Aluminum giant Alcoa announced Monday that it will cut production at three European plants, sparing the 30-year-old Berkeley County plant that's locked in power-cost negotiations with state-owned utility Santee Cooper.
The three affected smelting operations are in Italy and Spain. Last week, Alcoa said it would close a smelter in Tennessee and close two of six potlines at a Texas plant. The plant in Italy will be shut down while two in Spain will undergo partial and temporary curtailments.
"In today's rapidly changing global economy, it is imperative to respond quickly to maintain competitiveness," said Chris Ayers, Alcoa executive vice president and president of Alcoa Global Primary Products in a release. "This decision was made after thorough analysis of all the possible alternatives. We are committed to working to find solutions that will minimize the impact on these communities and our workers there."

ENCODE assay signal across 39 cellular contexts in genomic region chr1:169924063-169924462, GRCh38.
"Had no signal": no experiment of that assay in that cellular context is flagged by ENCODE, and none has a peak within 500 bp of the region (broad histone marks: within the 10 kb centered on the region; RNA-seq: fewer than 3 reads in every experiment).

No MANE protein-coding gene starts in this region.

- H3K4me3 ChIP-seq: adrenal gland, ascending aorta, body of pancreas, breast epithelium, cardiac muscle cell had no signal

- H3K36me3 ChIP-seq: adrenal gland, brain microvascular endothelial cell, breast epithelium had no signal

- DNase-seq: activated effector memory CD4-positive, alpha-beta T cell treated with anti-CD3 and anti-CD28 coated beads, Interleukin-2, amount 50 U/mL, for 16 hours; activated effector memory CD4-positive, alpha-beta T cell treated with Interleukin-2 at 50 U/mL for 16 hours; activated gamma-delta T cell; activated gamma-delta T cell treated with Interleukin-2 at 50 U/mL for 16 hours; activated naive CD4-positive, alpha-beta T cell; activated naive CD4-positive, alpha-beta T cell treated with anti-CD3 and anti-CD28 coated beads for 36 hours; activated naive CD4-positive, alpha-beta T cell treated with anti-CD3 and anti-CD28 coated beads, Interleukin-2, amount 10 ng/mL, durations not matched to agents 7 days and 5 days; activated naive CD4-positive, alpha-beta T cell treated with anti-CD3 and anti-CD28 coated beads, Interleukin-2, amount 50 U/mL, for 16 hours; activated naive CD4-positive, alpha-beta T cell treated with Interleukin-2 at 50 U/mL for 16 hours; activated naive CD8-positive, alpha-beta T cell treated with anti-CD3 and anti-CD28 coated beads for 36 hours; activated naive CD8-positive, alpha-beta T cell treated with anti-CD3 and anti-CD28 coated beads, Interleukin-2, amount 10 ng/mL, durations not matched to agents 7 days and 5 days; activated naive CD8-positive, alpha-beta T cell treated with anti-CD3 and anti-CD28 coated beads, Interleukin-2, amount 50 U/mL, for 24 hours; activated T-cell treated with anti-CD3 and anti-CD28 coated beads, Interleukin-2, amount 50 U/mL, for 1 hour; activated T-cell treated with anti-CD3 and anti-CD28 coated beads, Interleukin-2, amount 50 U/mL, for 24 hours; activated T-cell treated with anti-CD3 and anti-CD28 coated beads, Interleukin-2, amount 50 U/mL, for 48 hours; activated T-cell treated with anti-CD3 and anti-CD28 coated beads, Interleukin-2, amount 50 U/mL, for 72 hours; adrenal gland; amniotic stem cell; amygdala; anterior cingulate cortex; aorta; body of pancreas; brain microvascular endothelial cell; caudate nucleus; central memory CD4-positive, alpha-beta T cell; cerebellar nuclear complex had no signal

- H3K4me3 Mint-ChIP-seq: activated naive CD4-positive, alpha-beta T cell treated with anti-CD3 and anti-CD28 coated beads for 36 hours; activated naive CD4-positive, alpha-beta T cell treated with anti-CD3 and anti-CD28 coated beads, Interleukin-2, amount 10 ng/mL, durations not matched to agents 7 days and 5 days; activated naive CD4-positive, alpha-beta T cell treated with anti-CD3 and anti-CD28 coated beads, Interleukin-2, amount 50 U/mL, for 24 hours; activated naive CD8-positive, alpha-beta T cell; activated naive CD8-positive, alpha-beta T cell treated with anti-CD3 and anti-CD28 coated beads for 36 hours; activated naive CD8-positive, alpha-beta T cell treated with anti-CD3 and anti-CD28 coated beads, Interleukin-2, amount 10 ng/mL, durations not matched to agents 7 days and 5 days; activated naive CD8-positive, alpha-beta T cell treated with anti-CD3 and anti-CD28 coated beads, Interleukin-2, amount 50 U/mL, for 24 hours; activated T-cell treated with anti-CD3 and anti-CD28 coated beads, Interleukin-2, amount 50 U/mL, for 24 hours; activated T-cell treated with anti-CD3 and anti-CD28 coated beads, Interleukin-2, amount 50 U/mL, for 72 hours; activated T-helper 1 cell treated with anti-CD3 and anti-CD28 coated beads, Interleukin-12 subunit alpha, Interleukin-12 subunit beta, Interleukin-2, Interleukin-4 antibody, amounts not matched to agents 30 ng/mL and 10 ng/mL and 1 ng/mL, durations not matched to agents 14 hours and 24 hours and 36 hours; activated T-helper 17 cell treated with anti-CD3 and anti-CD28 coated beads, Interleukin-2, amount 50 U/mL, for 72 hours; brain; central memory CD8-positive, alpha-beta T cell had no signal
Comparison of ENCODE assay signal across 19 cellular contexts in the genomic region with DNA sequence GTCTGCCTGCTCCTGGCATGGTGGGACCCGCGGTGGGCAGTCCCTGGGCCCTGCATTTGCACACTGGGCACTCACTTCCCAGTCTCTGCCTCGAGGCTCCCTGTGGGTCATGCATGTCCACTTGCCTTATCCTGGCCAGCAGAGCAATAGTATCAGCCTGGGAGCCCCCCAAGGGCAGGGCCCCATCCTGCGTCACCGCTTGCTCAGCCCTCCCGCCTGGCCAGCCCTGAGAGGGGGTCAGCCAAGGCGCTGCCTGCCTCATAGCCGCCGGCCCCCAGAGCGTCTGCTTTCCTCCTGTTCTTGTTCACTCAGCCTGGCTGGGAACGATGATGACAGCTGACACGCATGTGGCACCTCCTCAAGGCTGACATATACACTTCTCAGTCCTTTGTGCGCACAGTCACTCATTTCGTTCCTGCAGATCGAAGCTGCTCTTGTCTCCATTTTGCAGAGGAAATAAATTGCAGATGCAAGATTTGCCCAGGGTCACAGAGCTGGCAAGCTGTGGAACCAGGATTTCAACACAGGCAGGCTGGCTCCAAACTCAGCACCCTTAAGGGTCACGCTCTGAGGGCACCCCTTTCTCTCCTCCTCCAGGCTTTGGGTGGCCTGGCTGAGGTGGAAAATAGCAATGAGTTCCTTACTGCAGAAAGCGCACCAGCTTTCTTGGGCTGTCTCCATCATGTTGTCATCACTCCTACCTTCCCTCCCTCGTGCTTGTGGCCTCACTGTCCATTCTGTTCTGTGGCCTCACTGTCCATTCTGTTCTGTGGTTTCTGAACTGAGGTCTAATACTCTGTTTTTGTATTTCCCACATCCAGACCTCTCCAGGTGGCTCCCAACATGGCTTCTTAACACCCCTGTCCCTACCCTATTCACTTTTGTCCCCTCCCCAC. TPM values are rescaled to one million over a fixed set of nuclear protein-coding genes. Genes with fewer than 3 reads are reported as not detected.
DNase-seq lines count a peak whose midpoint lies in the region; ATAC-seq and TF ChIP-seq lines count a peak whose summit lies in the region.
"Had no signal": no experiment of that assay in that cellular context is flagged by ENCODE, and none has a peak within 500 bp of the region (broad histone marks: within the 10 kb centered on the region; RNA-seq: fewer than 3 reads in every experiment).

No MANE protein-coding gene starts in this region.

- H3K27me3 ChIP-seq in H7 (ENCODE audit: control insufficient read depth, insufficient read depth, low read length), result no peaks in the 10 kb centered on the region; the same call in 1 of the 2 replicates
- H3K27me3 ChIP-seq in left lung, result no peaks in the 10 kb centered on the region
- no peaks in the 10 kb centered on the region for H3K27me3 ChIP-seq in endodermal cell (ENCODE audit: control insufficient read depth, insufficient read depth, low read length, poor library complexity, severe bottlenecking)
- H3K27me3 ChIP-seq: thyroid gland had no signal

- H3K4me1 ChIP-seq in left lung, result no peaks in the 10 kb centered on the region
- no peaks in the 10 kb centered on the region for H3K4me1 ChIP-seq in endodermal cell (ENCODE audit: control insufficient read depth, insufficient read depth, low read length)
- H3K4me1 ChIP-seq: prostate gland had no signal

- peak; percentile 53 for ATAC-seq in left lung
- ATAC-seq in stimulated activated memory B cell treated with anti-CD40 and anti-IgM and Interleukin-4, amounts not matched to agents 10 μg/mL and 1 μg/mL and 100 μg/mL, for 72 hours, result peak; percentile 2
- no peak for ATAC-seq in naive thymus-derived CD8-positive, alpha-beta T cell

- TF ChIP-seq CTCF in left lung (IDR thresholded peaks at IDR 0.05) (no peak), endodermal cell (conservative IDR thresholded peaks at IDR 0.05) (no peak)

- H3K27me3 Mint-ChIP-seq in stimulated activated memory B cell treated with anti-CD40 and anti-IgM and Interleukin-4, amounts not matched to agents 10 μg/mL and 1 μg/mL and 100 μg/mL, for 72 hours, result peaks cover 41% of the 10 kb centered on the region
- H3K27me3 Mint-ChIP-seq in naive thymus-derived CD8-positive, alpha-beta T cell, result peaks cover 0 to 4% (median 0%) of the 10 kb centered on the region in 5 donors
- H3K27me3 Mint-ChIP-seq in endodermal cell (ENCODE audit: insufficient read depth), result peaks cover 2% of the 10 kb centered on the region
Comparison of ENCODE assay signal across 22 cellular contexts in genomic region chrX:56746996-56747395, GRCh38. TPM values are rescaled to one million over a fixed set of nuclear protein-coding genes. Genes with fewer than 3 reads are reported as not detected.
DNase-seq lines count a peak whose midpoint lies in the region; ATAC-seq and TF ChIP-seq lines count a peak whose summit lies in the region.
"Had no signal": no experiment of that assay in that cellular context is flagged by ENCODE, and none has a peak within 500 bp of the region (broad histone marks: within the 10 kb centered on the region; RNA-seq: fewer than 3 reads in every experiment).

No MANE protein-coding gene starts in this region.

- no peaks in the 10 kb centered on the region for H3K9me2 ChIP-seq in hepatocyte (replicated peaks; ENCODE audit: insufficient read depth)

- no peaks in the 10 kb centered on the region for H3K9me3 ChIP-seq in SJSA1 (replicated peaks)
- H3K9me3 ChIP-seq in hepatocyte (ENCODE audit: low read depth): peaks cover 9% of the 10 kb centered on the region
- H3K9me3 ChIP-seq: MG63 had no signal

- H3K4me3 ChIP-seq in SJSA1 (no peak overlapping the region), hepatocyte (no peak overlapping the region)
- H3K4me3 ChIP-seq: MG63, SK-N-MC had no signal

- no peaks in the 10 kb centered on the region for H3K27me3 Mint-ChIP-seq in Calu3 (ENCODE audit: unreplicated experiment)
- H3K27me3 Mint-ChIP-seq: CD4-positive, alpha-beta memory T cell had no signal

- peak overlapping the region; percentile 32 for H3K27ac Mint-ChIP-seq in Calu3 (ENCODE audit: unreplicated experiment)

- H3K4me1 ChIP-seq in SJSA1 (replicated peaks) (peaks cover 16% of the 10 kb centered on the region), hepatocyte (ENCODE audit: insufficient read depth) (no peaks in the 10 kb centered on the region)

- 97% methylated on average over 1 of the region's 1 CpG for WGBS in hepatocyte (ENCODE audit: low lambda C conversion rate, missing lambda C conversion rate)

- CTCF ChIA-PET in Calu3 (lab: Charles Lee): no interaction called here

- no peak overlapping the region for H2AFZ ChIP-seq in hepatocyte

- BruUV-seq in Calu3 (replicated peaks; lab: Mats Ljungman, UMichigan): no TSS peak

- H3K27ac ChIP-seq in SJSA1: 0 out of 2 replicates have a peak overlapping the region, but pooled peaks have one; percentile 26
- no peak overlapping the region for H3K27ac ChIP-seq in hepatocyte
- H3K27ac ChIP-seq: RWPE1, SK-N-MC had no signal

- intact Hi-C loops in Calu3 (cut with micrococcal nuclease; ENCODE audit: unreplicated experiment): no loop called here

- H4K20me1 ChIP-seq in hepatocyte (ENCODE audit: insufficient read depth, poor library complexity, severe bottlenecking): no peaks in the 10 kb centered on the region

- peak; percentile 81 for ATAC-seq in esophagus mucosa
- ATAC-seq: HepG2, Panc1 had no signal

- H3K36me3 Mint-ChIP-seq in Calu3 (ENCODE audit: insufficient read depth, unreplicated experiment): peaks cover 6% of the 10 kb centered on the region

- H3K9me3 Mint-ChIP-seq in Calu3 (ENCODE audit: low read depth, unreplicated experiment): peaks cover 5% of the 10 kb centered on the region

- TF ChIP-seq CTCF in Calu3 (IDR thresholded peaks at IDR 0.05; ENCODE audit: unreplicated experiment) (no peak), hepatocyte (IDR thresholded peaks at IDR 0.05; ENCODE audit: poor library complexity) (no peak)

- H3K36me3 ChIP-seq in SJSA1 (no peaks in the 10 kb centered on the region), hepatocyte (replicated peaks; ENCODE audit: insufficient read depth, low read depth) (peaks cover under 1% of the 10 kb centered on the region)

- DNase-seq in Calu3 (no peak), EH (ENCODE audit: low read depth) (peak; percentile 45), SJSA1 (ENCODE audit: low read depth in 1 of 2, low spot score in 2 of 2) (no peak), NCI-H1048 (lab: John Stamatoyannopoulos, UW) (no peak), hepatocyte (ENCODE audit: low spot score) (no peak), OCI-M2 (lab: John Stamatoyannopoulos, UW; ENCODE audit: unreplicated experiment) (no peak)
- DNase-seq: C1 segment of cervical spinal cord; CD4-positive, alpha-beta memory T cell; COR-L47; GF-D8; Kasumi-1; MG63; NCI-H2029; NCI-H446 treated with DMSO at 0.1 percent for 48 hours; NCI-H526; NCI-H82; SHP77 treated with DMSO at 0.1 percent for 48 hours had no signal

The company said it is cutting 12 percent, or 531,000 metric tons, of the its global smelting capacity because of an uncompetitive energy position coupled with rising raw material costs and falling aluminum prices.
Aluminum prices have fallen more than 27 percent from their peak in 2011.
The Mount Holly plant near Goose Creek is in talks with Santee Cooper for a better long-term power rate. It must let the utility know by June if it intends to renew its contract, which expires in 2015, and has indicated it will close if it does not secure a lower power rate.
"The fact remains that Mt. Holly has an uncompetitive power rate that desperately needs to be fixed," local plant manager Mike Rousseau said. "In order to remain competitive as a business, we must quickly secure a long-term competitive power contract."
Read more in Tuesday's editions of The Post and Courier.